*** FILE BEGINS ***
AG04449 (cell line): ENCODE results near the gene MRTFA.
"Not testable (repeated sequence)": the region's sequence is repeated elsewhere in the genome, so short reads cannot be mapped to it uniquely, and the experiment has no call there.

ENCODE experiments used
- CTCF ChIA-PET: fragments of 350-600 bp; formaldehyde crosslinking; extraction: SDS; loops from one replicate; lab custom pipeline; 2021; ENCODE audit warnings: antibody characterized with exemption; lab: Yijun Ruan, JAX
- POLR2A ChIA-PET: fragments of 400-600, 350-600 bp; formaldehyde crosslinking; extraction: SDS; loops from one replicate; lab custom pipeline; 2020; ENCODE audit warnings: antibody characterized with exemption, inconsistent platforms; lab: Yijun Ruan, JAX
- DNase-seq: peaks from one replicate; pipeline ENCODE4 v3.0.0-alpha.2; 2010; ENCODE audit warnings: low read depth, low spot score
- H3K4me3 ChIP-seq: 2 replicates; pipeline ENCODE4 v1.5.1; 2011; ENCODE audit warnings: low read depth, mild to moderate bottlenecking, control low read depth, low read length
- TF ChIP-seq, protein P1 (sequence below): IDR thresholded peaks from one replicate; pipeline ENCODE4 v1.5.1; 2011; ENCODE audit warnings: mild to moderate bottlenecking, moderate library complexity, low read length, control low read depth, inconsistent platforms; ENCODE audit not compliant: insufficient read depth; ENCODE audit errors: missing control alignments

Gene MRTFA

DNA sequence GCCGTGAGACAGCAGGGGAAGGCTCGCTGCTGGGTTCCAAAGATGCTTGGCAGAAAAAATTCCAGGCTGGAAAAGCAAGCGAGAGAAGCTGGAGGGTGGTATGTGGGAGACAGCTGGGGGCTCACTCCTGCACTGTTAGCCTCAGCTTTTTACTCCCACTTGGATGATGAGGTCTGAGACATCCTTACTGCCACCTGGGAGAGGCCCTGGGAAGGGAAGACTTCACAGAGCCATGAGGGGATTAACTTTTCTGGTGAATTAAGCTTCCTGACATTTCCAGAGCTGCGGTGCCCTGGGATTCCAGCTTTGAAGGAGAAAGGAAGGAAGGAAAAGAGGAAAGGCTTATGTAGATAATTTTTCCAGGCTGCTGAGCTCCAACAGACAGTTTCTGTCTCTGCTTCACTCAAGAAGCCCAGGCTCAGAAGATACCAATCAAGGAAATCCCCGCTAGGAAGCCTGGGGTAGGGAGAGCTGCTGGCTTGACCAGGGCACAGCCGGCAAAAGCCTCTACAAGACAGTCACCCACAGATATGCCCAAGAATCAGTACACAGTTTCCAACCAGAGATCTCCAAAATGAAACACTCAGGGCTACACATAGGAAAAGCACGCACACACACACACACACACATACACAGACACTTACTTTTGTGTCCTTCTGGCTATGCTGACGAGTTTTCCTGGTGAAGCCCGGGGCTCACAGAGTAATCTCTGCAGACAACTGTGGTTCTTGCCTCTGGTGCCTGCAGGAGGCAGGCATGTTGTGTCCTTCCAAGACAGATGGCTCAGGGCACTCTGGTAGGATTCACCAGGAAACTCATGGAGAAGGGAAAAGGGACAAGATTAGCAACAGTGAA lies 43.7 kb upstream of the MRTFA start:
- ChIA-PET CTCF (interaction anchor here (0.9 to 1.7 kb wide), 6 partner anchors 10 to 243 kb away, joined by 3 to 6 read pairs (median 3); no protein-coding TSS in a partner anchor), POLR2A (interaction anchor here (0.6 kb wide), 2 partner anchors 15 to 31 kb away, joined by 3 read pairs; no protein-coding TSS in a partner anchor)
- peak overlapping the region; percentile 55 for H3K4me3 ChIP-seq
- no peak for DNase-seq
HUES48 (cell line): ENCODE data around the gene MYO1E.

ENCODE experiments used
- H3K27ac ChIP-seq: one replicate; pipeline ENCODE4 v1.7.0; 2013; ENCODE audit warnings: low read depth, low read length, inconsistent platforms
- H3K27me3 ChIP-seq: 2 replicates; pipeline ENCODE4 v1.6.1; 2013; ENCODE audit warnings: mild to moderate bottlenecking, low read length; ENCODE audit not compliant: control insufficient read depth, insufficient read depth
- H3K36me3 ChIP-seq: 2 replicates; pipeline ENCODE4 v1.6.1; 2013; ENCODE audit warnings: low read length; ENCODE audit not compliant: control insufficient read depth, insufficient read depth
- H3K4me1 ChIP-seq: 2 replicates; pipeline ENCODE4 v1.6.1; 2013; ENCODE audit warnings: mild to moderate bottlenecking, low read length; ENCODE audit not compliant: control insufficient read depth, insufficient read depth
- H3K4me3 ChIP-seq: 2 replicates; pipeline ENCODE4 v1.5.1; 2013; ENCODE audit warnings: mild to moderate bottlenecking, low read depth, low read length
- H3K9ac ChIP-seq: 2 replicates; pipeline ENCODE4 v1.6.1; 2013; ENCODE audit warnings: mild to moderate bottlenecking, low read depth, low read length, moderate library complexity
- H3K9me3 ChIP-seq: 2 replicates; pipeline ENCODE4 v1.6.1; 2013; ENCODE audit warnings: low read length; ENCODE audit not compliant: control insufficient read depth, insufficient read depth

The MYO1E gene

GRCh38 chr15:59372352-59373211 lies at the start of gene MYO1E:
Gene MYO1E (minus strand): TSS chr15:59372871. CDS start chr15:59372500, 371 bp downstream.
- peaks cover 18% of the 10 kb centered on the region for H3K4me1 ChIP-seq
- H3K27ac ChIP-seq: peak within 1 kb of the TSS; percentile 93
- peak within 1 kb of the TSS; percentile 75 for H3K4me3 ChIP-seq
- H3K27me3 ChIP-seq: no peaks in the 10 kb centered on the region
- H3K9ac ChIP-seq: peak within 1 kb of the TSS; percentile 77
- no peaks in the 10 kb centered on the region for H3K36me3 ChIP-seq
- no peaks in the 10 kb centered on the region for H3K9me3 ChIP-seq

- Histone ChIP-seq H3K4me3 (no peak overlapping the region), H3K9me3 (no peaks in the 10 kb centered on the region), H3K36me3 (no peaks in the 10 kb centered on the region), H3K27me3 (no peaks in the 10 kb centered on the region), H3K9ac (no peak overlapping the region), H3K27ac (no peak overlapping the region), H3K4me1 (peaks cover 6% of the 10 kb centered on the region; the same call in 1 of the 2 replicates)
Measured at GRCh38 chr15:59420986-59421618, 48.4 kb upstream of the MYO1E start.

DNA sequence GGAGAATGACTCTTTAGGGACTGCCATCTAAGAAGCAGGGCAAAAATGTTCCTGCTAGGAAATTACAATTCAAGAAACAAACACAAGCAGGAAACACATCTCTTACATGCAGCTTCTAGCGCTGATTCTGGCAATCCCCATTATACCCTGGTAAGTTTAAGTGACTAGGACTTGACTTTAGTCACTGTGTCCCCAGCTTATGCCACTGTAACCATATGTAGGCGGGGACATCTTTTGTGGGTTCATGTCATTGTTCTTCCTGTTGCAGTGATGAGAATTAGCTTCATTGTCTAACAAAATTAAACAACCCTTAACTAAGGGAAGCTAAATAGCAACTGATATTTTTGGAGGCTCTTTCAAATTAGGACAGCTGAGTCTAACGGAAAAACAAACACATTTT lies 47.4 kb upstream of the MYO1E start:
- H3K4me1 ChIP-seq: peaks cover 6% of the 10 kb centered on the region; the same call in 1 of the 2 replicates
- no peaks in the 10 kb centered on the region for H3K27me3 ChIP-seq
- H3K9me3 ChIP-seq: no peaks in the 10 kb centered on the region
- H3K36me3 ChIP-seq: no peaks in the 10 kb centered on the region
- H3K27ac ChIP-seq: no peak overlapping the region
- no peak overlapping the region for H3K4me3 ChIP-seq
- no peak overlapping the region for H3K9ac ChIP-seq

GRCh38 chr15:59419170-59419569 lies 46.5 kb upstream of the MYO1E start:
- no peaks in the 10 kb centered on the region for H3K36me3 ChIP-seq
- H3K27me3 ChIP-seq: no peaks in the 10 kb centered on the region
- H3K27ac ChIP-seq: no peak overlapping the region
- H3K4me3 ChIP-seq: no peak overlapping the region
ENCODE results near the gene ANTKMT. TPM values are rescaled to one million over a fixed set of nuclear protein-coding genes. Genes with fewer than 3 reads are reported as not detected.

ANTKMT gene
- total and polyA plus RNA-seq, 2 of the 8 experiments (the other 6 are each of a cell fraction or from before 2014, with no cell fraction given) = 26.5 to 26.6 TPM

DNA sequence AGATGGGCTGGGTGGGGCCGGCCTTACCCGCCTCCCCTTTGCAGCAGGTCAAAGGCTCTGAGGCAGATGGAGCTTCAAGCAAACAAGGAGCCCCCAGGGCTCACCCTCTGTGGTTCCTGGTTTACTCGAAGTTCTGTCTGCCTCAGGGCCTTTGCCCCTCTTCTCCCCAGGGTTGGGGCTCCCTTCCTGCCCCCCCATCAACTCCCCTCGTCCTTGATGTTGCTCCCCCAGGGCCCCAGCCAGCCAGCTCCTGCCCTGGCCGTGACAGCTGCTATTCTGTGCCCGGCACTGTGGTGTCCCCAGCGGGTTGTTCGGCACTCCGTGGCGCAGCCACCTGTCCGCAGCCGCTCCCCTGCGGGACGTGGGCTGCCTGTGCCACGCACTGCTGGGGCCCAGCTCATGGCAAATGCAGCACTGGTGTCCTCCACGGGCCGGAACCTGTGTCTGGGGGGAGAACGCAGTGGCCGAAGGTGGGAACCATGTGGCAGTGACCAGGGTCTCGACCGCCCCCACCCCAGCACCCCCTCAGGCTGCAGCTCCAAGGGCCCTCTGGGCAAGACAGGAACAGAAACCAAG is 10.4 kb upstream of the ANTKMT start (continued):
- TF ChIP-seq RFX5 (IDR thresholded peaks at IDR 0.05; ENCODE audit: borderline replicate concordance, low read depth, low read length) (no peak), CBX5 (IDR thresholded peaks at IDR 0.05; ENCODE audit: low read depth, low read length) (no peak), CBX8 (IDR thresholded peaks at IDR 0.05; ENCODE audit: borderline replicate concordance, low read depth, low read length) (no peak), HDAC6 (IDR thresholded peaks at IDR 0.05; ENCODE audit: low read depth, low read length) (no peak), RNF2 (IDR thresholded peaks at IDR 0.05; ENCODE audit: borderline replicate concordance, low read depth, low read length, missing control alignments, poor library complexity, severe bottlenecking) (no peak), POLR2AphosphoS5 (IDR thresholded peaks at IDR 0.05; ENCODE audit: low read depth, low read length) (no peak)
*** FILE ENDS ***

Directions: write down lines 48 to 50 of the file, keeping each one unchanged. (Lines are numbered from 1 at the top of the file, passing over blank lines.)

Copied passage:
ENCODE results near the gene ANTKMT. TPM values are rescaled to one million over a fixed set of nuclear protein-coding genes. Genes with fewer than 3 reads are reported as not detected.

ANTKMT gene
- total and polyA plus RNA-seq, 2 of the 8 experiments (the other 6 are each of a cell fraction or from before 2014, with no cell fraction given) = 26.5 to 26.6 TPM